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Loose-lead training with part-time dog

JudyN

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I have my granddaughter's other gran's dog, K, here for the first time today. All is going well, but he does pull on the lead. I've tried standing still when he stops and waiting till he lets the tension off the lead, but (a) it's too flipping cold to be standing around, and (b) while we're getting used to each other I want him to enjoy the walk.

He did seem to get the idea when each time he pulled, I led him round in a circle and said 'good boy' when he ended up next to my leg, but then he'd just steam on ahead again.

I'll only be having him one day a week, and I do wonder just how much I can achieve if his owners just put up with the pulling - I don't want to be spending all our walks stopping, starting and circling, getting both of us frustrated. I'm even considering digging out the Gentle Leader that I used with Jasper for a while - I know it's not generally recommended on this forum, but in effect it will turn him back towards me when he pulls, the same as I would do - he's generally a very placid dog so isn't likely to lunge at all.

His lead was attached to his collar, but he does have a harness, with the lead attachment on the back - is that likely to be any better?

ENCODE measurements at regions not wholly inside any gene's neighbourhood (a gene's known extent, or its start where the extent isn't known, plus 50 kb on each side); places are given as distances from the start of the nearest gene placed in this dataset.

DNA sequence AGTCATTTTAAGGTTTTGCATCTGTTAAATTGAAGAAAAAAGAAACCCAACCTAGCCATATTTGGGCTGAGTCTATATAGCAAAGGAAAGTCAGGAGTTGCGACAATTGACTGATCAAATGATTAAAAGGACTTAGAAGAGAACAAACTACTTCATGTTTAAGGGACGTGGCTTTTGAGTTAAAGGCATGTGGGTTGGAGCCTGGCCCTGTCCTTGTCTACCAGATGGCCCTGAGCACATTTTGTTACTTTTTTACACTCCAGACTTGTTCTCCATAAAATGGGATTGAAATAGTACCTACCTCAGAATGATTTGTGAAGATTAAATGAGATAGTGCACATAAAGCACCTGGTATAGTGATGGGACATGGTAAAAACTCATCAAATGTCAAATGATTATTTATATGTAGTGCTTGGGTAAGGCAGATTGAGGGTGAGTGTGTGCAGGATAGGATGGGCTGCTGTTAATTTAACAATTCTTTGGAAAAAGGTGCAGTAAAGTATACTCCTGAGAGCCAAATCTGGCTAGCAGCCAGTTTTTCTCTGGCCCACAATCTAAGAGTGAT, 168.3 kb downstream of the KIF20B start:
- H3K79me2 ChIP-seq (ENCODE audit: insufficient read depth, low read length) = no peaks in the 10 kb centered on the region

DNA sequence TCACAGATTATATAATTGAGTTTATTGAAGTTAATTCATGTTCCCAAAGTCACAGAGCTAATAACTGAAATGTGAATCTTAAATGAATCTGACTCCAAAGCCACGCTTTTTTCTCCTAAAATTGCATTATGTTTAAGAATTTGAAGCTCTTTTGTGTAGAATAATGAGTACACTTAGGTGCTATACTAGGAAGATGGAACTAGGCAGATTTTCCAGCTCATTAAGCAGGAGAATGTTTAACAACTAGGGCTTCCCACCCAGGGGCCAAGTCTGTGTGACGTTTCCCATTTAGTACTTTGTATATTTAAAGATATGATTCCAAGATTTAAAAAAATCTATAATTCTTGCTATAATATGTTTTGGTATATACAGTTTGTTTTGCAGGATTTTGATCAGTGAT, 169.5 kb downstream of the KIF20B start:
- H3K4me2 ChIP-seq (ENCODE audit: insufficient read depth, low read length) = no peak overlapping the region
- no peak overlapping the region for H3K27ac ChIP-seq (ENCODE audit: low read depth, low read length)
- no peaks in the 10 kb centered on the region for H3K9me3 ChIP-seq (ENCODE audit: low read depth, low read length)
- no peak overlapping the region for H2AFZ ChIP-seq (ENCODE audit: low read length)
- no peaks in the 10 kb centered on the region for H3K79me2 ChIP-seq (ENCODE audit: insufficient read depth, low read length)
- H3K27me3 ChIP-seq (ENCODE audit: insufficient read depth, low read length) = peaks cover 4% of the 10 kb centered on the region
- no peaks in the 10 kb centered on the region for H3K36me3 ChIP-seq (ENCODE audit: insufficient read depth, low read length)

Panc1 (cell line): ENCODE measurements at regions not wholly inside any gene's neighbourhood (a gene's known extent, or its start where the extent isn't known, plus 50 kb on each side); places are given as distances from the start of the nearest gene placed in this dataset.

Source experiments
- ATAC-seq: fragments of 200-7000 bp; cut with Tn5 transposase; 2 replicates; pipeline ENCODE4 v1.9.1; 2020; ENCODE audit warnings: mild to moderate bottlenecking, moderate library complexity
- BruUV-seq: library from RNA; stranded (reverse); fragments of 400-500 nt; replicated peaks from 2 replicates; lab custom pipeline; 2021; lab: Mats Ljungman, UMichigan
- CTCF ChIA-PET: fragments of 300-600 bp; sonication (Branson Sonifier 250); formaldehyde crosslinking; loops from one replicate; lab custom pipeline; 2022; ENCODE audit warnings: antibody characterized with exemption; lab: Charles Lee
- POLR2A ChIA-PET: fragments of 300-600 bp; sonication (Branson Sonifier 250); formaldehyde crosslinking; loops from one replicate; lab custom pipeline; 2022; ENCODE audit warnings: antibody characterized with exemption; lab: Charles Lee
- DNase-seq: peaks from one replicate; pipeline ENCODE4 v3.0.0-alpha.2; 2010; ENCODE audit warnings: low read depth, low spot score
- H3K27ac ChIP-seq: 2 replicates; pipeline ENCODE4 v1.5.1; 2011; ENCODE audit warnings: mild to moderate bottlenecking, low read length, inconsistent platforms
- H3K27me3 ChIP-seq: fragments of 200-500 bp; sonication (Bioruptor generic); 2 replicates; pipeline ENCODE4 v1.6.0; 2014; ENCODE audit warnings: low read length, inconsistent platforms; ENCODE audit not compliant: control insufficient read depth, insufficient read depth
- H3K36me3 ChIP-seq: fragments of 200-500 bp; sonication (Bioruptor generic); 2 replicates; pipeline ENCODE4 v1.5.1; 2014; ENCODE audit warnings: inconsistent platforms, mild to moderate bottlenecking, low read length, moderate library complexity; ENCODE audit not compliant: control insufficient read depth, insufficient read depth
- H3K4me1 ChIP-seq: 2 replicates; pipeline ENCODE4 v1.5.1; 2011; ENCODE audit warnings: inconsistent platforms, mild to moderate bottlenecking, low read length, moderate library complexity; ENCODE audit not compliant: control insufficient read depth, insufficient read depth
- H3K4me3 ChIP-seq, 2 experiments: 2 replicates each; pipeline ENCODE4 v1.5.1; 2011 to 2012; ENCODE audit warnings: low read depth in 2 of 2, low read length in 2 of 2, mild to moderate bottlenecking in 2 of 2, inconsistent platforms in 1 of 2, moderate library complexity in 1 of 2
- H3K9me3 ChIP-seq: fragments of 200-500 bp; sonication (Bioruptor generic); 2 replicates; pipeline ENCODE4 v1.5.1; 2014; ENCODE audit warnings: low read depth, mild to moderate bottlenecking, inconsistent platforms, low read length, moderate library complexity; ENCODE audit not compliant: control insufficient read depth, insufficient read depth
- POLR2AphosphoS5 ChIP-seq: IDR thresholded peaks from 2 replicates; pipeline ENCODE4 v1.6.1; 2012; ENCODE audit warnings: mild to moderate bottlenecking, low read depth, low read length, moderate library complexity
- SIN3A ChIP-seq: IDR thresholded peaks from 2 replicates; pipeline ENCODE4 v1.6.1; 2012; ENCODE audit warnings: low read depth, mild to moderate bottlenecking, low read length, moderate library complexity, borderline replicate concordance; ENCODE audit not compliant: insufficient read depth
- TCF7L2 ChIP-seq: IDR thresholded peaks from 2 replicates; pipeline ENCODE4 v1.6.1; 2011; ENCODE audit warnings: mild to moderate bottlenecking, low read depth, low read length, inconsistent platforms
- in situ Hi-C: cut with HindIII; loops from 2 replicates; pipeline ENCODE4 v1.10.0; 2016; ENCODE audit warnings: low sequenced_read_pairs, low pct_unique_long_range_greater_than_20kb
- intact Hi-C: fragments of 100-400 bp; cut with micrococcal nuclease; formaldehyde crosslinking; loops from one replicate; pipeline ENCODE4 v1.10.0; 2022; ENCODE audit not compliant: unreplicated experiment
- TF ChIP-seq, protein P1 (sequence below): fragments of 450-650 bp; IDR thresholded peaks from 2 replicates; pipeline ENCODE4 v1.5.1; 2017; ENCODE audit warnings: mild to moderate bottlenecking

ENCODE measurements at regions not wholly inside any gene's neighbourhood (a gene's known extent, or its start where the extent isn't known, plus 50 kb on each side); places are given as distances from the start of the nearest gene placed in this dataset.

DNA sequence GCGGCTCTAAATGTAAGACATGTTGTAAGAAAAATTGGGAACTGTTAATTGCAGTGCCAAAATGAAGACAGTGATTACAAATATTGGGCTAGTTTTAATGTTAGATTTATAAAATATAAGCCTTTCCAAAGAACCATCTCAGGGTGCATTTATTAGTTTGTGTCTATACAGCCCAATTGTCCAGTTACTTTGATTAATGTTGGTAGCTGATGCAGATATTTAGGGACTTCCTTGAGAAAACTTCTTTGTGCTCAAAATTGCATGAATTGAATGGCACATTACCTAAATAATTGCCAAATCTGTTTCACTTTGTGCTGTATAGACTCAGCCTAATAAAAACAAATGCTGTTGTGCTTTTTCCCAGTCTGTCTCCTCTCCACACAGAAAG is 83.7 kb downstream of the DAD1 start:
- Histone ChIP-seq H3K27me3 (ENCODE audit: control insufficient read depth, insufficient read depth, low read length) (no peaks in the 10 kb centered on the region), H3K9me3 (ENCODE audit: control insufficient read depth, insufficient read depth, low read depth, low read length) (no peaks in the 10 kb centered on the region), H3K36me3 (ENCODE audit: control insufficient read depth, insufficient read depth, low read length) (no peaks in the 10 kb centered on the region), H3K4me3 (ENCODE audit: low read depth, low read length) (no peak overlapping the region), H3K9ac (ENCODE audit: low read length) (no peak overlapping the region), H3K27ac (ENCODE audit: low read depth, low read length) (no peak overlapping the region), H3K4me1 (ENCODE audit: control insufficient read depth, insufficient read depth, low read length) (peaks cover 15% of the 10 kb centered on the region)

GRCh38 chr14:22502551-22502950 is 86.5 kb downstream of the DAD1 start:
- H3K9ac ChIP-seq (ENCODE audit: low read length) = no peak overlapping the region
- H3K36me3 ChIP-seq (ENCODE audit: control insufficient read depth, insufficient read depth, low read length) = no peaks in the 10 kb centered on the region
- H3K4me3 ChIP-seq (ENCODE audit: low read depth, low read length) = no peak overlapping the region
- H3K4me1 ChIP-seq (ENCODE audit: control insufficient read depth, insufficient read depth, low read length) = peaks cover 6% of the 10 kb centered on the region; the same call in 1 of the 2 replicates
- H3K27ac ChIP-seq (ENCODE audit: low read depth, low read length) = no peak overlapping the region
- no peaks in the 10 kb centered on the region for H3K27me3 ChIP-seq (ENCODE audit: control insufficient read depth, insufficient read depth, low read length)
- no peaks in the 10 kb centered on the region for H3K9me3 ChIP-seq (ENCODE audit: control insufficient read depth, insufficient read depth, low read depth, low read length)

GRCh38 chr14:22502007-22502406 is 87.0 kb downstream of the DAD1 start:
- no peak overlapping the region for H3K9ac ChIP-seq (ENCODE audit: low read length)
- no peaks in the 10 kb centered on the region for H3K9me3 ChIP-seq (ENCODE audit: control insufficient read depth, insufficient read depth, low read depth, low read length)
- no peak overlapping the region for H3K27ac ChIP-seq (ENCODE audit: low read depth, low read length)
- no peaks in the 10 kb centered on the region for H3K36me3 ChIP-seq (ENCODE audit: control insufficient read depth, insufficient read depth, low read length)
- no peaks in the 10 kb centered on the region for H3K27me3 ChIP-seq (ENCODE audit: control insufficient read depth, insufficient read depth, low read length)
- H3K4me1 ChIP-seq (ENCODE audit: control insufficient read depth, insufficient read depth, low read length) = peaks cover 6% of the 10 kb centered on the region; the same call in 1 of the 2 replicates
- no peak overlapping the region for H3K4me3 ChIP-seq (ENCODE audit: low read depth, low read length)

Does the harness have a chest ring? A lot of dogs find a lead attached to that less aversive than a head collar, and it generally is reported to help a lot with pullers.

Edited to add - if it's going to be a long term arrangement, I would persevere with training when the weather is better. IME dogs know perfectly well which behaviours they can do with some people but not others. So he may walk perfectly for you and still drag his owners around if they are happy to let him.
 
Does the harness have a chest ring?

Not as far as I know, but I could check - thanks. Yes, I'm hoping he understands that different rules apply when he's with me. His 'mum' has the granddaughter on the days I have K, and pulling or not, I definitely get the easier option ;)
 
I like the look of the "Gentle leader", it has the closest comfortable fit like a Halti. I met a rather large dog in our vet surgery once who was wearing one, it was loose and comfortable fitting and not cutting beneath the eyes, as so many head collar type halters do. He and his owner were very happy with the use of this product and as you say Judy it turns the dogs head in towards your leg and stops all of the strong pulling and lunging.
I do not consider it a cruel training aid.
 
I'm in two minds about the Gentle Leader. With Jasper it didn't seem aversive as such, just made him think 'Oh, that didn't work,' and he soon realised that walking with me was much more fun if he didn't pull. But then it could be seen as being akin to being led by your nose, which wouldn't be pleasant.
 
Butter wouldn't melt :)

Dog - Koda 240110.JPG